Background and Aims

      Although a growing body of evidence demonstrates that propofol-induced deep sedation can be effective and performed safely, cardiopulmonary adverse events have been observed frequently. Etomidate is a new emerging drug that provides hemodynamic and respiratory stability, even in high-risk patient groups. The objective of this study was to compare safety and efficacy profiles of etomidate and propofol for endoscopic sedation.

      Methods

      A total of 128 patients undergoing EUS were randomized to receive either etomidate or propofol blinded administered by a registered nurse. The primary outcome was the proportion of patients with any cardiopulmonary adverse events.

      Results

      Overall cardiopulmonary adverse events were identified in 22 patients (34.38%) of the etomidate group and 33 patients (51.56%) of the propofol group, without significant difference (P = .074). However, the incidence of oxygen desaturation (4/64 [6.25%] vs 20/64 [31.25%]; P =.001) and respiratory depression (5/64 [7.81%] vs 21/64 [32.81%]; P =.001) was significantly lower in the etomidate group than in the propofol group. The frequency of myoclonus was significantly higher in the etomidate group (22/64 [34.37%]) compared with the propofol group (8/64 [12.50%]) (P =.012). Repeated measure analysis of variance revealed significant effects of sedation group and time on systolic blood pressure (etomidate group greater than propofol group). Physician satisfaction was greater in the etomidate group than in the propofol group.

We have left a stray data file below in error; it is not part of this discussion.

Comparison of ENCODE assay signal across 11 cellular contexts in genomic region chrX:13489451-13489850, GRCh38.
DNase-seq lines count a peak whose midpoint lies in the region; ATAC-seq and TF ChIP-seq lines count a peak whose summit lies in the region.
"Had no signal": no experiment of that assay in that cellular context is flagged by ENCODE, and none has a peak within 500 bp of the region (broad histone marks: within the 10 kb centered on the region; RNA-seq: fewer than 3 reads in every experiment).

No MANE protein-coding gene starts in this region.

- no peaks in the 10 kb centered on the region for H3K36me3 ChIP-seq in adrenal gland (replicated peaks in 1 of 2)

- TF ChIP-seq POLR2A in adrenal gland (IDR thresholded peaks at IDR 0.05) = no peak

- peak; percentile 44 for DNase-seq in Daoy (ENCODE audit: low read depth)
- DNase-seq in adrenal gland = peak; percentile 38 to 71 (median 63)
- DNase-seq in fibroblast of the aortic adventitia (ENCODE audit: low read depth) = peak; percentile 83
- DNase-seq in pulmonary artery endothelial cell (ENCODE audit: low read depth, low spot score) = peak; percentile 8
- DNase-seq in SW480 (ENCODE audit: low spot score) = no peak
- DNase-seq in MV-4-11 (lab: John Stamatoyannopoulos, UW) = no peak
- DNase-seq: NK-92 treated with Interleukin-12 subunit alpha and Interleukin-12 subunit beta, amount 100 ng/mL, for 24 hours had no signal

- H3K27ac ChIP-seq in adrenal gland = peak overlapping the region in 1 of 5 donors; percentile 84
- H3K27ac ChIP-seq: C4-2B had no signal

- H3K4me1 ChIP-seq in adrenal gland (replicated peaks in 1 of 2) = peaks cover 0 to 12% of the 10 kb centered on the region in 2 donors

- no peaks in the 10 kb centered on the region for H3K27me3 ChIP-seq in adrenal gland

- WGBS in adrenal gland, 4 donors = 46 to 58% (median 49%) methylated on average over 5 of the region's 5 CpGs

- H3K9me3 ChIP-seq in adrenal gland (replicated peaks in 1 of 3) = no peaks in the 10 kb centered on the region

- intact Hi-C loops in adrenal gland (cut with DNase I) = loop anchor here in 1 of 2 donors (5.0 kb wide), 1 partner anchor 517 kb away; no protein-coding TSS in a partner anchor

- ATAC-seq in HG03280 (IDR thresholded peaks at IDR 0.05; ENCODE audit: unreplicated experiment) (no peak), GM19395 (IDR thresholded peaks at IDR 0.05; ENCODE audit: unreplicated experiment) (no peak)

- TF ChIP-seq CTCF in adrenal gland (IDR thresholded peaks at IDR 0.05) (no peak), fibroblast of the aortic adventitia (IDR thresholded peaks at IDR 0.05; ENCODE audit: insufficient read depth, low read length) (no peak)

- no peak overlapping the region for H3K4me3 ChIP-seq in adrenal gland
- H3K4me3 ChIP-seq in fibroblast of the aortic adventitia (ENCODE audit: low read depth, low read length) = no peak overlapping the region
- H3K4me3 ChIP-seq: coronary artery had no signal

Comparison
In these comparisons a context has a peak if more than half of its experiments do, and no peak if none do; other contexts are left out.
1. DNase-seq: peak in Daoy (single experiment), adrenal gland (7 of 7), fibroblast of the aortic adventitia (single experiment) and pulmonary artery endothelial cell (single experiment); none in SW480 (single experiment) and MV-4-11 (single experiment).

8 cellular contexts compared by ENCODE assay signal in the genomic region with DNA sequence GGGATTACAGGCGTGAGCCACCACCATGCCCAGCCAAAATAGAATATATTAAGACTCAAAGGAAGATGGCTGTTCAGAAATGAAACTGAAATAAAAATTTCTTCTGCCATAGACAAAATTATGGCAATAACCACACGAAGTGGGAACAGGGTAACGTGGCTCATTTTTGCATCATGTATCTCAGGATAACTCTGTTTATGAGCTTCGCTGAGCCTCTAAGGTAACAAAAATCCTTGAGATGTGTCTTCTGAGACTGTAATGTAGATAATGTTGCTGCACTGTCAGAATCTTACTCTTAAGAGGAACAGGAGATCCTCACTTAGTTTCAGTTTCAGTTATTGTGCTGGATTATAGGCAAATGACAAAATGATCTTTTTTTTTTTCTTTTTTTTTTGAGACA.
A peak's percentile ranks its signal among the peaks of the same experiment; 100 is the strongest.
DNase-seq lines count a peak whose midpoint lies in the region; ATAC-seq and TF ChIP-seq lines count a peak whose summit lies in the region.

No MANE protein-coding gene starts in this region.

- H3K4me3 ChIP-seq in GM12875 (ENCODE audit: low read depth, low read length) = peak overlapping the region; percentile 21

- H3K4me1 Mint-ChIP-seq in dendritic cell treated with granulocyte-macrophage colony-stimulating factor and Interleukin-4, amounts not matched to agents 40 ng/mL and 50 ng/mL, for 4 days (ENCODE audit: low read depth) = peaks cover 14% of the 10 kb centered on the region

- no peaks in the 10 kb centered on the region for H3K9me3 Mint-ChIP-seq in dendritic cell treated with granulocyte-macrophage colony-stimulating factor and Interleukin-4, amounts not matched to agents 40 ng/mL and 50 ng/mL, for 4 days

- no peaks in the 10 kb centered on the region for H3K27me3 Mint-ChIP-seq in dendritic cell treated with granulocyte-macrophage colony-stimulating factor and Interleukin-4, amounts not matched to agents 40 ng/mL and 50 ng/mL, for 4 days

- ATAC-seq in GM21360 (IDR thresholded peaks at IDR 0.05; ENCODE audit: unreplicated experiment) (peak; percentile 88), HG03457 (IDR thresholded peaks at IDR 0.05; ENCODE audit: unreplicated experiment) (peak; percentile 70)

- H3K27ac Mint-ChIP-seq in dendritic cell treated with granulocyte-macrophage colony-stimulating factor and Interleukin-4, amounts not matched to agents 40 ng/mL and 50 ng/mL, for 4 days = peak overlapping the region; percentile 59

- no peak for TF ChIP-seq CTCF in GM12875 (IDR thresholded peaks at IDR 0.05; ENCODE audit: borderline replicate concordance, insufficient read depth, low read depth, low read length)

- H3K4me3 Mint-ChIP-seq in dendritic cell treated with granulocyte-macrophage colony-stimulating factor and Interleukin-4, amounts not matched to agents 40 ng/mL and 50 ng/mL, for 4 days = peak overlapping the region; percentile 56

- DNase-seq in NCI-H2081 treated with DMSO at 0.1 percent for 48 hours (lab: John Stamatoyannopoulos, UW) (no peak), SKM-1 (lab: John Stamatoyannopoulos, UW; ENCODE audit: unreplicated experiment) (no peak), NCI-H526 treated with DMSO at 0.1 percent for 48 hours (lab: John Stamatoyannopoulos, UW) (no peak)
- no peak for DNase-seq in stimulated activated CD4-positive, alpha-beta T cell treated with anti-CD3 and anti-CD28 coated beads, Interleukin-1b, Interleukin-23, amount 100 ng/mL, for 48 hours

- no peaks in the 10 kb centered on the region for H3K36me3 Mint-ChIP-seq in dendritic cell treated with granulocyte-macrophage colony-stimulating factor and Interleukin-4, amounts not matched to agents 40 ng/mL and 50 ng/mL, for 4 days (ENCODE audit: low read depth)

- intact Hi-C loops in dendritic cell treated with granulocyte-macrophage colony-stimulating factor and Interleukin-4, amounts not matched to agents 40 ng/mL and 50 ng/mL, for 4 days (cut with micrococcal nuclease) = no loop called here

Conclusions

      Etomidate administration resulted in fewer respiratory depression events and had a better sedative efficacy than propofol; however, it was more frequently associated with myoclonus and increased blood pressure during endoscopic procedures. (Clinical trial registration number: KCT0001701.)

      Abbreviations:

      ASA (American Society of Anesthesiologists Physical Status Classification System), MOAAS (Modified Observer's Assessment of Alertness/Sedation Scale), SpO2 (pulse oximetry)
      To read this article in full you will need to make a payment

      Subscribe:

      Subscribe to Gastrointestinal Endoscopy
      Already a print subscriber? Claim online access
      Already an online subscriber? Sign in
      Institutional Access: Sign in to ScienceDirect

      References

        • Rex D.K.
        • Khalfan H.K.